On Monday, a Federal judge partially granted a motion by San Diego's Unified School District (SDUSD) to strike references to the Council on American Islamic Relations' (CAIR) ties to Hamas from a lawsuit that seeks to block the school system from working with CAIR.
The Freedom of Conscience Defense Fund (FCDF) claims that the school district violated the First Amendment's Establishment Clause, the Equal Protection Clause of the 14th Amendment, and California state law by enacting a CAIR supported anti-Islamophobia/anti-bullying program last spring.
Yet the FCDF's decision to discuss CAIR's Hamas ties was "impertinent, immaterial, and scandalous," school district officials claimed in December. Including references to CAIR's Hamas connection — and the fact that some of its officials have been convicted on terrorism charges — was intended to "inflame the public," according to school officials.
But court evidence from a terror-financing trial shows that CAIR was formed by Muslim Brotherhood officials to serve a Hamas-support network operating in the United States during the 1990s. The FBI cut off non-investigative contact with CAIR in 2008, explaining, "Until we can resolve whether there continues to be a connection between CAIR or its executives and Hamas, the FBI does not view CAIR as an appropriate liaison partner."
That policy remains in effect.
This is relevant because CAIR has "prioritized public schools as ground zero to advance its religious mission," the FCDF argued. According to the FCDF's brief, the school district gave "a divisive religious group ... unprecedented decision-making authority" in a public school program.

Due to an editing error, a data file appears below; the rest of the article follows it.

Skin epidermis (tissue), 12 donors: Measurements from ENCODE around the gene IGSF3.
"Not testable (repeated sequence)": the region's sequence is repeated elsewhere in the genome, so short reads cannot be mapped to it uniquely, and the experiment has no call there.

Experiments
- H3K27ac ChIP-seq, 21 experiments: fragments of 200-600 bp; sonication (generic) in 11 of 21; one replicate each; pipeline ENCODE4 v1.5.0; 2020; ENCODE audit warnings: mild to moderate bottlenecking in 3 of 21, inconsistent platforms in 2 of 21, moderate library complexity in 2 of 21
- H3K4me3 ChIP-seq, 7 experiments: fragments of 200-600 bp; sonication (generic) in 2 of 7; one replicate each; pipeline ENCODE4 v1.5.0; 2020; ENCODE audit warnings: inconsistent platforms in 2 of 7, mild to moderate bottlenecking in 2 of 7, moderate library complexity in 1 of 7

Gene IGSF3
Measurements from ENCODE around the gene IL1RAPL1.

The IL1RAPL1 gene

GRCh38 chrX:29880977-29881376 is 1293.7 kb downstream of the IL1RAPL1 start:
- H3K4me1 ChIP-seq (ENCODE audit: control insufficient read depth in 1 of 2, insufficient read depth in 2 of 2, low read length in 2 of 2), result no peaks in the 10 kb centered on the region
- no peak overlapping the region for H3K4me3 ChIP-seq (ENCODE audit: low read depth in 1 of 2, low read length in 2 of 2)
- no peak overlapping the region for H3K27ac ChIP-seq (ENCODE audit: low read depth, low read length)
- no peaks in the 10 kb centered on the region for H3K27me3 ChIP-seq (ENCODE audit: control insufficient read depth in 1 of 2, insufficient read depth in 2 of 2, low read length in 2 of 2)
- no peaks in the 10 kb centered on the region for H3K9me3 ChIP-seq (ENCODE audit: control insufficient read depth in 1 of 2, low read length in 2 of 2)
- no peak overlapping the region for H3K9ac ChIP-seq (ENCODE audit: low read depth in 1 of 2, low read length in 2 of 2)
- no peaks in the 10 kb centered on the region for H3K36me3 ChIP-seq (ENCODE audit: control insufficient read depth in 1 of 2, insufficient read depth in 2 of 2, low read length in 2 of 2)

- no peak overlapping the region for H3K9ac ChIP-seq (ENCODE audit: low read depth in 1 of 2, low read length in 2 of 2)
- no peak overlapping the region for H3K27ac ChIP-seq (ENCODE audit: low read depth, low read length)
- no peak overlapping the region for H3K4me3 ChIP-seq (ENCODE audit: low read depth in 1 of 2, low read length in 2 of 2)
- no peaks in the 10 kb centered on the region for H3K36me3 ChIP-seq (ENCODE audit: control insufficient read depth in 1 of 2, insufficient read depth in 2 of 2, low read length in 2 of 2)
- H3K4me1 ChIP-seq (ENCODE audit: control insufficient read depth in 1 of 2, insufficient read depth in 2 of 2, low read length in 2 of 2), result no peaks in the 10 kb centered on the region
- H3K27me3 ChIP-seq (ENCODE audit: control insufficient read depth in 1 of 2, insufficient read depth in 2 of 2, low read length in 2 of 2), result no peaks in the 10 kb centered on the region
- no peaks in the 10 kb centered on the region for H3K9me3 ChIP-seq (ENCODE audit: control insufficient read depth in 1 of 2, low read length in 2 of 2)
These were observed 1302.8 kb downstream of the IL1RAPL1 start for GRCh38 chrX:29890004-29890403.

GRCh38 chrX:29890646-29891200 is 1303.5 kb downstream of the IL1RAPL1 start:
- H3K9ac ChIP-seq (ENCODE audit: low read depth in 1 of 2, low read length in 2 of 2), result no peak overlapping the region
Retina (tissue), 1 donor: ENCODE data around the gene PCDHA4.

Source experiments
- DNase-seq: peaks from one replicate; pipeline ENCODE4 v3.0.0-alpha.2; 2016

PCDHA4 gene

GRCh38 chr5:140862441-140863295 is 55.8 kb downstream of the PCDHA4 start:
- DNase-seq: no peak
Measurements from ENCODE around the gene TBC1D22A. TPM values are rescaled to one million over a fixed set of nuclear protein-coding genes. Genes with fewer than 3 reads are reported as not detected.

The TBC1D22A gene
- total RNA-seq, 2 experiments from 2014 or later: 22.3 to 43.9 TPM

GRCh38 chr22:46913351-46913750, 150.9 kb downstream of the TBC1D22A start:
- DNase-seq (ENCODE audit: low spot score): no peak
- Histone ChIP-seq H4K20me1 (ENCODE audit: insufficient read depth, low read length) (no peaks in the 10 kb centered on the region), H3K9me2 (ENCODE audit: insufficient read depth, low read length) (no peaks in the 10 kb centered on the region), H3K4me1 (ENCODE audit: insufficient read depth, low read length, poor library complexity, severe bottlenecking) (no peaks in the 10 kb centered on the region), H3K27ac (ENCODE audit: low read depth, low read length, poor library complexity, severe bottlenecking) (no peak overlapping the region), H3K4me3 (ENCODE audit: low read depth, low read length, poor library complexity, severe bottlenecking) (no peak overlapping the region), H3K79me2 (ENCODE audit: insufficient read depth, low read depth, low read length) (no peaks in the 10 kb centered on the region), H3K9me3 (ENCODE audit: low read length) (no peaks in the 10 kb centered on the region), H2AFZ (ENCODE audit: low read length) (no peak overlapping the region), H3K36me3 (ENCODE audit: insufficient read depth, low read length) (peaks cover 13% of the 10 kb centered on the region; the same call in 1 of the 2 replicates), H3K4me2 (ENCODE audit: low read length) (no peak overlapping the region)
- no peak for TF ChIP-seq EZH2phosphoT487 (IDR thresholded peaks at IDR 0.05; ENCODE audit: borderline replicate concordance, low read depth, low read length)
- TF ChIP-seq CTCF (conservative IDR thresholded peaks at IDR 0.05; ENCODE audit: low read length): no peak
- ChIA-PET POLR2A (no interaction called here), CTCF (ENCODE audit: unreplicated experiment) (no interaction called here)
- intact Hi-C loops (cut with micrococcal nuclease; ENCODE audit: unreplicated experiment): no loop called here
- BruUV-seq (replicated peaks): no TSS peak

The judge disagreed.
"Given the lack of pertinences or materiality to this case, their inclusion ... is likely intended to 'besmirch' Defendants and cast them in a derogatory light based on SDUSD's relationship with CAIR," wrote US District Judge Cynthia Bashant.
CAIR's relationship with Hamas, "whether true or not," predates its work with the school district and references to it are "superfluous historical allegations that should be stricken," she ruled.
Still, the judge preserved provisions in FCDF's amended complaint relating to CAIR's hostility to Israel and allegations that it "promotes discriminatory bias against non-Muslim students on the basis of their religion." While they may be "distasteful" and "unsavory," those provisions could also call into question the "objectivity and accuracy" of CAIR-provided instructional materials, she said.